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Anonymous says its members should be free to DDOS websites as they please.  (Source: Wikimedia Commons)

Anonymous calls Paypal "corrupt" for refusing to support Wikileaks and cooperating with the FBI in arresting members associated with the attacks.  (Source: Furious Fanboys)

Anonymous takes credit for an eBay stock drop, failing to recognize that the drop was due to a poor earnings report.   (Source: Crescent State Bank)
Group claims drop was due to its boycott of "corrupt" Paypal, says DDOS attacks are not illegal

The hacker group Anonymous has yet again struck out at eBay Inc. (EBAY) subsidiary Paypal.  

I. "It's My Party, and I Can DDOS if I Want to"

The large group of international hackers [1][2][3]  and internet enthusiasts has been at odds with the e-payment service ever since last year, when it severed funding to Wikileaks citing violations of the terms of service, which forbid funding to be used in support of criminal activity.  

Anonymous responded with distributed denial of service attacks.  Its thousands of members directed their Low Orbit Ion Cannon (LOIC) programs to spam Paypal's servers with requests, which succeeded in temporarily slowing or crashing Paypal's services.

Following those attacks, fourteen alleged Anonymous members were arrested by the U.S. Federal Bureau of Investigation.  Among those includes Mercedes Haefer, a 20 year old female Las Vegas, Nevada college student who ensorcelled internet observers.

Now Anonymous and its daughter organization LulzSec [1][2][3][4][5][6][7] [8][9][10][11][12][13][14][15] are calling jointly for a boycott of all Paypal services in response to the arrests.  The organization writes:
Many of the already-apprehended Anons are being charged with taking part in DDoS attacks against corrupt and greedy organizations, such as PayPal.

What the FBI needs to learn is that there is a vast difference between adding one's voice to a chorus and digital sit-in with Low Orbit Ion Cannon, and controlling a large botnet of infected computers. And yet both of these are punishable with exactly the same fine and sentence.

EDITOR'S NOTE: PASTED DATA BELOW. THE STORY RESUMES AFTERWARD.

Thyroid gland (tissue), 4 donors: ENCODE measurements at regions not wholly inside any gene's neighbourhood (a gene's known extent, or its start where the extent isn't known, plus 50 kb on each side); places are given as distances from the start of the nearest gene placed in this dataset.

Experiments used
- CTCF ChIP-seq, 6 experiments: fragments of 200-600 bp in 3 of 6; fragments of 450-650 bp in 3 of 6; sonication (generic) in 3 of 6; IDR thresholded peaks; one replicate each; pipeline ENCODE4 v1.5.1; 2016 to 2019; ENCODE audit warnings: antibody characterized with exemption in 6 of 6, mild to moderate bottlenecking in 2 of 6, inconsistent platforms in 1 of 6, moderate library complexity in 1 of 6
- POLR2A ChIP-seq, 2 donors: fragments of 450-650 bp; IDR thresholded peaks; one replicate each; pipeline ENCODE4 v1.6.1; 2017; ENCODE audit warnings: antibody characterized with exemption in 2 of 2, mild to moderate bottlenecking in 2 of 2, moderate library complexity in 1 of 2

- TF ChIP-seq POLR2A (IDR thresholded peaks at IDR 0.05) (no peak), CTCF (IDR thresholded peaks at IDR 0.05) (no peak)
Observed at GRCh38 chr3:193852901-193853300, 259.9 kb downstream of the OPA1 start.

Quite simply, we, the people, are disgusted with these injustices. We will not sit down and let ourselves be trampled upon by any corporation or government. We are not scared of you, and that is something for you to be scared of. We are not the terrorists here: you are.
In short, Anonymous is arguing that distributed denial of service (DDOS) using the LOIC is a protest, not a cyber attack, and people should be free to DDOS with LOIC as they please (even if it disrupts businesses).  Of course they'd likely feel a bit different about the superior DDOS application XerXes, which was employed by a hactivist calling himself th3j35t3r ("The Jester") to take down Anonymous's beloved Wikileaks last year.

Anonymous warns Paypal via Twitter, "Our most dangerous weapons is (sic) neither ddos nor hacks.  It's angry citizens who feel naturally allied with us.  Expect us. #AntiSec #OpPayPal"

II. Stock Drop -- Not the Work of Anonymous

Yesterday eBay stock took 3 percent nose dive and Anonymous tried to take credit for it, cheering, "Final Standing: 33.36 -1.06 (-3.08%) That's about lost in share value | Thanks, Mateys! | Who won?"

The group suggested that they could drop the stock to as low as $20 per share -- a fall of almost a third.  

However, such claims seem opportunistic and unrealistic, given that eBay just reported disappointing earnings.  While the earnings showed strong growth, earnings per share fell a cent short of the average analyst prediction, leading to the stock decline.

As of yesterday Anonymous was crowing about "tens of thousands" of Paypal accounts being deactivated.  If this is accurate, Paypal should hardly be concerned -- it has over 100 million accounts.  Of course, thanks to the convenient timing of the stock right after an earnings report, Anonymous can claim credit for the drop.